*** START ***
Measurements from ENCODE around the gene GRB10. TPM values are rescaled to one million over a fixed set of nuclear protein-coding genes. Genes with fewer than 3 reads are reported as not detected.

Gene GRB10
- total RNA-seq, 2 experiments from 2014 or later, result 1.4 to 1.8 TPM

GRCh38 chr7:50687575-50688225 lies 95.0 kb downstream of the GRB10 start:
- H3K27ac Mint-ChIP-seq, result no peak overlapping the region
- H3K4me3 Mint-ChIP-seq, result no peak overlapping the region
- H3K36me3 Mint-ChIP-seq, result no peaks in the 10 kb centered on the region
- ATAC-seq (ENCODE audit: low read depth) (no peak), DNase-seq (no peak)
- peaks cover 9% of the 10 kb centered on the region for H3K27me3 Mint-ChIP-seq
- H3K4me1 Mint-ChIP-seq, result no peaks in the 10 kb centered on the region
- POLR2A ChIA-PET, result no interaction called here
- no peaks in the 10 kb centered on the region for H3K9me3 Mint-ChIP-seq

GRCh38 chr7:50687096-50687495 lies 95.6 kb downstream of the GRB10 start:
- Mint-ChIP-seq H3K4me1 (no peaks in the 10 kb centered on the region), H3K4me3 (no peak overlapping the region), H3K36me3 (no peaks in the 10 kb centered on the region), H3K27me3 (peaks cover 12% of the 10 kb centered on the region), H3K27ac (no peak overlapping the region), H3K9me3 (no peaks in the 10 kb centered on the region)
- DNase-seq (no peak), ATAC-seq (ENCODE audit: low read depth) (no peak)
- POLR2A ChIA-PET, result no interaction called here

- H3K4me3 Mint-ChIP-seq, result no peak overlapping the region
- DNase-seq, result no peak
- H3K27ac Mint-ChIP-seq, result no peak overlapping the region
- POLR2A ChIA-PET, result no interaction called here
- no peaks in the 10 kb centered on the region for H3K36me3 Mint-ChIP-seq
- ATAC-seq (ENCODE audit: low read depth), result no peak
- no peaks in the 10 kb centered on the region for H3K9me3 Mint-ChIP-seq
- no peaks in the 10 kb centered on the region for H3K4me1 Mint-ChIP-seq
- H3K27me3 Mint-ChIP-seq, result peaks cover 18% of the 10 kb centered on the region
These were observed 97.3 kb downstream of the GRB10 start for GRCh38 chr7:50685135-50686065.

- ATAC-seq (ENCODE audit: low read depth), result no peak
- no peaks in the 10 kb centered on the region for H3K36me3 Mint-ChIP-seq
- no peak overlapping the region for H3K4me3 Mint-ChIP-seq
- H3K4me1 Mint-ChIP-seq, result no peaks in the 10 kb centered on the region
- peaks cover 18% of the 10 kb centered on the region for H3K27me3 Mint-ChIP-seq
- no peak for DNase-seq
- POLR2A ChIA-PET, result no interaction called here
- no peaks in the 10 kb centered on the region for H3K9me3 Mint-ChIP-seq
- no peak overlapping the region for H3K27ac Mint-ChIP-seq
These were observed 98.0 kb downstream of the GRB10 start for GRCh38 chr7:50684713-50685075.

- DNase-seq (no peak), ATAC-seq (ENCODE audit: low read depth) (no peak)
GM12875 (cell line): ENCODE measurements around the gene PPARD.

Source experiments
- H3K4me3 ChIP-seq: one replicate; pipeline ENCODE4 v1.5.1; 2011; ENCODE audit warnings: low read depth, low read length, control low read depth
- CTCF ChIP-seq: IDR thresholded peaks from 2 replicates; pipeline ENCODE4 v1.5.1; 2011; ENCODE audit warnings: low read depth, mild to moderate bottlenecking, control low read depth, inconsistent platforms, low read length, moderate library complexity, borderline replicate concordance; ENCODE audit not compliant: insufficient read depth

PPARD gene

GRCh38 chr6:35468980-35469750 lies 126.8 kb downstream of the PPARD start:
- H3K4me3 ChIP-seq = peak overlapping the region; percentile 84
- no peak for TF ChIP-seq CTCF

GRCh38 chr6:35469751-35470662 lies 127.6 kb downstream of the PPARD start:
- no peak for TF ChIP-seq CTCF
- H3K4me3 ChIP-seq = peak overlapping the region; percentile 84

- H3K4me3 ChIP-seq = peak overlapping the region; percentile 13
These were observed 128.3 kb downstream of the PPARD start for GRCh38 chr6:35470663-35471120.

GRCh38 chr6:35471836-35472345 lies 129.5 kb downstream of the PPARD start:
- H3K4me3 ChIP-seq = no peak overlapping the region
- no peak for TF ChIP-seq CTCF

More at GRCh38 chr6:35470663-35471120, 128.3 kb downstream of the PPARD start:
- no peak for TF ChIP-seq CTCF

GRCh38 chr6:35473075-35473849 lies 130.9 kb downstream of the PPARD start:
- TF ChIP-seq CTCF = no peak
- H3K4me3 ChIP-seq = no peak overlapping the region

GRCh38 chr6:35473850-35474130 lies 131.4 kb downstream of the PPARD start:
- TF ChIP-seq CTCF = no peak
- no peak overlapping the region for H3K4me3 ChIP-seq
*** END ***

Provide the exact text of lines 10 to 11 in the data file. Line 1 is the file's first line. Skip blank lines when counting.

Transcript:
- H3K4me1 Mint-ChIP-seq, result no peaks in the 10 kb centered on the region
- POLR2A ChIA-PET, result no interaction called here